January 21, 2022

661 Billionaires Pumped $1.2 Billion Into 2020 ElectionsAbout 1 Out of Every 10 Dollars Contributed As American Tycoons Translate Riches Into Political Clout 

Twelve years after the Supreme Court opened the floodgates to big money in politics with its controversial Citizens United decision handed down Jan. 21, 2010, a new report from Americans for Tax Fairness finds a tsunami of billionaire contributions has been flowing into federal elections.

Translating their wealth into political power, billionaires upped their campaign contributions from a relatively modest $31 million in the 2010 elections (the first held under the new rules) to $1.2 billion in the most recent presidential cycle—a nearly 40-fold increase. Billionaire political donations in 2020 were nearly double the $682 million in 2016, the last presidential election. [See Figure 1 and this full data set] (The 2020 contributions do not include another $1.4 billion in total contributed by Michael Bloomberg and Tom Steyer to their own presidential campaigns.) The contributions data is from Open Secrets at the Center for Responsive Politics (CRP) and covers donations made to candidates, party committees, PACs, super PACs and 527 groups. 

In the 2020 election cycle, billionaires contributed nearly $1 out of every $10, while making up just 0.01% of all donors contributing more than $200. In the 2010 election cycle, the dawn of the Citizens United era, billionaires provided less than 1% of all contributions. [See Figure 2] There were 401 billionaires in 2010 and 661 in 2020, according to Forbes data used throughout this analysis. 

Citizens United allowed for the rise of “super PACs” which unlike traditional political action committees can raise unlimited amounts of campaign cash as long as they do not “coordinate” election activities with a candidate or political party. With these new political vessels available to take on their cargo of cash, billionaires and other wealthy people have been spending more and more on elections. 

“On this anniversary of the disastrous Citizens United decision, the escalating campaign donations of billionaires offer the clearest argument possible for why we have to get big money out of politics,” said Frank Clemente, ATF’s executive director. “Weak taxation of the wealthy combined with anemic regulation of campaign fundraising have handed America’s billionaires outsized political influence to go along with their huge economic clout.”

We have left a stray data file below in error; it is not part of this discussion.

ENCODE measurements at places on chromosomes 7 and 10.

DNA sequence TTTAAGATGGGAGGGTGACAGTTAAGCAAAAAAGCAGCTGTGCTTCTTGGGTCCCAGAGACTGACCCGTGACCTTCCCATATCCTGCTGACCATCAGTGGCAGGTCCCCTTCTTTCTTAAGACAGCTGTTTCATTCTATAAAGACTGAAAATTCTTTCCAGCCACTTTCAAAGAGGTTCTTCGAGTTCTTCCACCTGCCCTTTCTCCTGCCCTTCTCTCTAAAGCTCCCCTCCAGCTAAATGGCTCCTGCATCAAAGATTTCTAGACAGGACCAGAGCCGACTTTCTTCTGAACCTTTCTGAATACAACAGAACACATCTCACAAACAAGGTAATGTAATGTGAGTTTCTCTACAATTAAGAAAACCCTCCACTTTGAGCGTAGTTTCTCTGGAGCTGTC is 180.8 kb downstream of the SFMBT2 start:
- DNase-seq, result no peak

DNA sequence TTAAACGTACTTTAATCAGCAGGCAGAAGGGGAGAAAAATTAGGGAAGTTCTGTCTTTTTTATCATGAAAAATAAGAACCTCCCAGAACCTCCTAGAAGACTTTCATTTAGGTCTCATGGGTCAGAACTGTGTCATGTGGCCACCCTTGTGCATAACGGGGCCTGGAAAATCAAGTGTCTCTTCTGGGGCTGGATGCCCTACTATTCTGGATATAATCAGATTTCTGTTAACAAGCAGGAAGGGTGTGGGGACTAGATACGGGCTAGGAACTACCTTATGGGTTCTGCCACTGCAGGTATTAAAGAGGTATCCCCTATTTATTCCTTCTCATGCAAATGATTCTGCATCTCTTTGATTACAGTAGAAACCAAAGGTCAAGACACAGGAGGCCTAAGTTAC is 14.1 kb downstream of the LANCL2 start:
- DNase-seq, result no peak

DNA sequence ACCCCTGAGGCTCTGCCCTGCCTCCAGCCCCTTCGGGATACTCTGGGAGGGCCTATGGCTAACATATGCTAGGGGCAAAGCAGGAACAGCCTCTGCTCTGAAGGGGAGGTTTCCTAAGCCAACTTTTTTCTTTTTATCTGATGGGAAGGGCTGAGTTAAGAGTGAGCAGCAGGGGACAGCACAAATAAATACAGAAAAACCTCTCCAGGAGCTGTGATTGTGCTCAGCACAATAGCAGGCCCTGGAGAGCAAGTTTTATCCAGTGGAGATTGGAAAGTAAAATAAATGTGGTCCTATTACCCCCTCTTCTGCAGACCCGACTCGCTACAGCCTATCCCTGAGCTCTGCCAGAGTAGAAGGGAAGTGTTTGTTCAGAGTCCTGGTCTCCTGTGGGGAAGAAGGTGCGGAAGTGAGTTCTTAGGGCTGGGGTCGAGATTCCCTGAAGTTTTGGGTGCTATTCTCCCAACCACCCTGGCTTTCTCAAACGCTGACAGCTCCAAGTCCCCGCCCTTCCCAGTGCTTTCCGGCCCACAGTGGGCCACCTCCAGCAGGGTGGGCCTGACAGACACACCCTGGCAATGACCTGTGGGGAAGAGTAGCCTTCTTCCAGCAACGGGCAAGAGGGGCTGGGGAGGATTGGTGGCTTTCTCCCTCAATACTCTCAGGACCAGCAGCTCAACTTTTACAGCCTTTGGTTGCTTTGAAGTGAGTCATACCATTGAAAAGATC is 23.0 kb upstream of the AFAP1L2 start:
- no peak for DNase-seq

The report finds that almost 40% of all billionaire campaign contributions made since 1990 occurred during the 2020 season. Billionaires had a lot more money to give politicians and political causes in 2020 as their collective wealth jumped by nearly a third, or over $900 billion, to $3.9 trillion between the March beginning of the pandemic and a month before Election Day. Billionaire fortunes have continued to climb since: as of October 2021, billionaires were worth $5.1 trillion, more than a 20-fold increase in their collective fortune since 1990, when it stood at $240 billion, adjusted for inflation.

These campaign donations are a profitable investment: they buy access to politicians and influence over tax and other policies that can save tycoons billions of dollars. While that $1.2 billion “investment” in 2020 was massive, it totaled less than 0.1% of billionaire wealth (and less than one day’s worth of their pandemic wealth growth), leaving almost unlimited room for future growth in billionaire campaign spending.   

Billionaires have become big givers to both political parties, though the edge goes to the GOP, especially during presidential elections. [See Figure 3]  In the 2010 election cycle, billionaires gave $19 million to Republicans and $11 million to Democrats. By the 2020 cycle those respective figures were $656 million and $539 million, meaning 55% went to Republicans. 

Even in the rarefied world of billionaire campaign funding, a small number of donors dominate. Almost a third (31%) of donations came from just two sources: husband and wife Sheldon and Miriam Adelson and Mike Bloomberg. [See table below]

The Adelsons (Sheldon died in early 2021) were the top billionaire contributors both in 2020 and since 1990—donating $524.2 million since 2000 and $218.2 million during the 2020 election cycle alone. Almost every penny (99.9%) of their political giving went to Republicans, Republican party committees and conservative PACs. The Adelsons alone accounted for 17% of all billionaire campaign contributions since 1990 and 18% during the 2020 election cycle. The liberal leaning Mike Bloomberg was responsible for 10% of all billionaire giving since 1990 and 13% in the 2020 cycle (excluding money he spent on his own presidential campaign). 

There are four billionaire households that have donated more than $100 million from 1990 to 2020. They account for 40% of all billionaire campaign contributions during that time. In addition to the Adelsons, they are:

  • Bloomberg, who contributed $314 million between 2000 and 2020 and $152.5 million during the 2020 election cycle (excluding the $1.1 billion he spent on his own 2020 presidential campaign).
  • Tom and Kathryn Steyer, who donated $311 million between 2012 and 2020 (excluding the $342 million he spent on his 2020 presidential campaign). They contributed $72.1 million during the 2020 election cycle. 
  • Ken Griffin, who contributed $107 million between 2010 and 2020 and spent $64.7 million during the 2020 election cycle.

Sources: Campaign Contribution Data:, Center for Responsive Politics and Forbes
Billionaires Lists. Full data set is here.

Data does not include $1.53 billion contributed to their own election campaigns:
Mike Bloomberg’s 2020 presidential campaign: $1,089,225,532
Tom Steyer’s 2020 presidential campaign: $341,776,336
Linda McMahon’s two U.S. Senate races: $100,000,000